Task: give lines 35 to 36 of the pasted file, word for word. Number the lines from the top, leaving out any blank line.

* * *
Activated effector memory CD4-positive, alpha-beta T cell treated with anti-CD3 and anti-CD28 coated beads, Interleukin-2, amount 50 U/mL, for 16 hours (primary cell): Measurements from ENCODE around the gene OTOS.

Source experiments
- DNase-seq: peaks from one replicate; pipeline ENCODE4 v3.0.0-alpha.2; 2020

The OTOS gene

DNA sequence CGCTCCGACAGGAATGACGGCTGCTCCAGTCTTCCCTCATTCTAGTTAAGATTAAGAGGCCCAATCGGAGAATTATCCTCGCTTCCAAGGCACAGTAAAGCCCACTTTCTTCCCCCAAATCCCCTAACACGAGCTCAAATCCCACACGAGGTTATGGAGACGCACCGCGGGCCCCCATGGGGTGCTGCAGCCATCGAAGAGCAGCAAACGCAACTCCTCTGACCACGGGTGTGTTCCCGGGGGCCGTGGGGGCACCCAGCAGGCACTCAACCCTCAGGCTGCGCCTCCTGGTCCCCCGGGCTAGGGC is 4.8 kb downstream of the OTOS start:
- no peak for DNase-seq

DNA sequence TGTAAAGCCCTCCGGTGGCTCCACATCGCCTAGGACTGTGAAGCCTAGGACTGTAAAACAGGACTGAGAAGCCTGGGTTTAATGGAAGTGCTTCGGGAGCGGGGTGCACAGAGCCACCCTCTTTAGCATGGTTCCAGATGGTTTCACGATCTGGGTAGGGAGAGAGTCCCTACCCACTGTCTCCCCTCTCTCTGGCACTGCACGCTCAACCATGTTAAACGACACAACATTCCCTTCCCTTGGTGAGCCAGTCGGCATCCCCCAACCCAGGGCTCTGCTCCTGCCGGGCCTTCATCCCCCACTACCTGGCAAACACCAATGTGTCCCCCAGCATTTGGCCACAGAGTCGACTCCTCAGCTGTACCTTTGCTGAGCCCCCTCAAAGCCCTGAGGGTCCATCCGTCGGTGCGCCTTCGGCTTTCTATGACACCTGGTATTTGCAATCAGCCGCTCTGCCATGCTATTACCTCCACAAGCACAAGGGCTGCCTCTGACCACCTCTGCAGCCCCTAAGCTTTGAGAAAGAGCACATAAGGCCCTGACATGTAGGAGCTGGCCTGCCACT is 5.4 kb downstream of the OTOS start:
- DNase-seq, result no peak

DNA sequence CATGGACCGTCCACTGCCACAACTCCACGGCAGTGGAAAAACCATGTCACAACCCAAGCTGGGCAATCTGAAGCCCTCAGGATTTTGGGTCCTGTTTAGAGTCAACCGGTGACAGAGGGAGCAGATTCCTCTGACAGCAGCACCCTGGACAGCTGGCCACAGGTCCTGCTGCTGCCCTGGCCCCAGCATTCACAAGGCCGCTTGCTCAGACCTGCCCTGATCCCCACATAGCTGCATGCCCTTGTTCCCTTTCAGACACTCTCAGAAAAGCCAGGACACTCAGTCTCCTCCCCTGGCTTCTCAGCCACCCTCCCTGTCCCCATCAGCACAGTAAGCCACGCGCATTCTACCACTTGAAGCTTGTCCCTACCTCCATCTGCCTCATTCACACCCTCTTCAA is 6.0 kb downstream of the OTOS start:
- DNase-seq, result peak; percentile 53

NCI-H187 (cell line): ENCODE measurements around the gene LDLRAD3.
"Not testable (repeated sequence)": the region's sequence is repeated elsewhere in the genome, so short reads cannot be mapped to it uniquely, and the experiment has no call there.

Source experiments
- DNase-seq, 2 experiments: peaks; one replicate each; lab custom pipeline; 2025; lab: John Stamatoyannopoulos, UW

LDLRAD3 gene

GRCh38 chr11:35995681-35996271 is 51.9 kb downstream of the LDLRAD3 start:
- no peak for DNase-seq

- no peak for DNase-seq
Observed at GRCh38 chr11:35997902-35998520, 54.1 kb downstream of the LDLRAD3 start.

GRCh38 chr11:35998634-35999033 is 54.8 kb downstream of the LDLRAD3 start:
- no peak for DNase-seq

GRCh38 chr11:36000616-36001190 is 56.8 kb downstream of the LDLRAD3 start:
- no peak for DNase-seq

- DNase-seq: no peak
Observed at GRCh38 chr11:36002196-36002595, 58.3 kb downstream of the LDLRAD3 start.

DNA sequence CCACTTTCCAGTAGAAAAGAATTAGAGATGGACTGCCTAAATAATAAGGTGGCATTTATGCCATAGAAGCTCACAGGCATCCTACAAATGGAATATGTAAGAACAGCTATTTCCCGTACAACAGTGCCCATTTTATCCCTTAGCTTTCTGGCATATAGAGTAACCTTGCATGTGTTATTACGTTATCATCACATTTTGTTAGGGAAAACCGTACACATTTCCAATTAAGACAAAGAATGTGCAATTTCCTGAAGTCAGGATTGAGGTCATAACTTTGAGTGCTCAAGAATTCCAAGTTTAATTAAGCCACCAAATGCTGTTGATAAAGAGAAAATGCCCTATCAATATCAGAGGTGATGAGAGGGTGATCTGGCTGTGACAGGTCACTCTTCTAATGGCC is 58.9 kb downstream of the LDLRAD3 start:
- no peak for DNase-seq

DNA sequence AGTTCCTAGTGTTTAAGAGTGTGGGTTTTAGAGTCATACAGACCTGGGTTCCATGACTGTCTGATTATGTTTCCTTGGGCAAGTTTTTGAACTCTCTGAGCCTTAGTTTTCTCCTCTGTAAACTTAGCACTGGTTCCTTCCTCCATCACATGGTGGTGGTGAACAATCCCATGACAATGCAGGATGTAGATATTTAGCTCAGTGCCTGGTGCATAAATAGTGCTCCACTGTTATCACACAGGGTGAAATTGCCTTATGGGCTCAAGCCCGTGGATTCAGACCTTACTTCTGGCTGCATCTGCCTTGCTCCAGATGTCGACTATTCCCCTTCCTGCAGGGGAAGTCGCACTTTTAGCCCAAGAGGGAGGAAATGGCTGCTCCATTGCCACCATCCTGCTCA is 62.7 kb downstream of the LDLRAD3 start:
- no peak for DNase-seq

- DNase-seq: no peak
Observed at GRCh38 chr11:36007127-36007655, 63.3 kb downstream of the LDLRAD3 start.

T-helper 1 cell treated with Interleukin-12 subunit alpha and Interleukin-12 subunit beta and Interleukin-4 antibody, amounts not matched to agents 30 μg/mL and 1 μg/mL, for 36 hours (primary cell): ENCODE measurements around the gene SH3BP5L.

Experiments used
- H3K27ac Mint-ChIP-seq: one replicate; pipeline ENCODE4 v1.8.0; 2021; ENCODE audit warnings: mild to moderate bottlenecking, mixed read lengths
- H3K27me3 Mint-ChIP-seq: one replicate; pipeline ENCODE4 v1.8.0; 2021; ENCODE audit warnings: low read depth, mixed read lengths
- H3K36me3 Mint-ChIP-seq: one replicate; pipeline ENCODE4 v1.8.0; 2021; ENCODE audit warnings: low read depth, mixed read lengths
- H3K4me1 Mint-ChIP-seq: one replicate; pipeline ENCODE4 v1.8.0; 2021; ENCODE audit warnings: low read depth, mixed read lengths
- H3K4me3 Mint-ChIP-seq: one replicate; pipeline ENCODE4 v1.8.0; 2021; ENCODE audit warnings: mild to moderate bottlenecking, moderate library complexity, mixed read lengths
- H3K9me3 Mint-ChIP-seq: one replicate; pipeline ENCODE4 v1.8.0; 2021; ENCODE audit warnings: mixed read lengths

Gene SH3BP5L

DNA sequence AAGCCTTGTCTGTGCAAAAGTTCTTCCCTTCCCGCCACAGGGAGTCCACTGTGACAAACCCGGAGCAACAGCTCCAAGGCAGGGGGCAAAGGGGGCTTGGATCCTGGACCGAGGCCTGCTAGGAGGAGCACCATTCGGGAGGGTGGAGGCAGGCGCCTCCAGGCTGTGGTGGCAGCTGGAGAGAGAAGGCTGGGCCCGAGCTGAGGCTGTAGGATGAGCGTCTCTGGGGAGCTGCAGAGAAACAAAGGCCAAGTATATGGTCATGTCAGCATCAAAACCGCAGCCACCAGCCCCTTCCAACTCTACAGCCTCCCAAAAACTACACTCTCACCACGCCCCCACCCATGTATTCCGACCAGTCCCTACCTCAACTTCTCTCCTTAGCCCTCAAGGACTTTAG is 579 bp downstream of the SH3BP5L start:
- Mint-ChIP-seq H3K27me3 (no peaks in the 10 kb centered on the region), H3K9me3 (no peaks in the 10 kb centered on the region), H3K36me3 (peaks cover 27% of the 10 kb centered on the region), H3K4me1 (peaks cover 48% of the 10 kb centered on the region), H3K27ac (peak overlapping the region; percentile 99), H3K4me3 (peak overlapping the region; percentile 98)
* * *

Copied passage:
- H3K27me3 Mint-ChIP-seq: one replicate; pipeline ENCODE4 v1.8.0; 2021; ENCODE audit warnings: low read depth, mixed read lengths
- H3K36me3 Mint-ChIP-seq: one replicate; pipeline ENCODE4 v1.8.0; 2021; ENCODE audit warnings: low read depth, mixed read lengths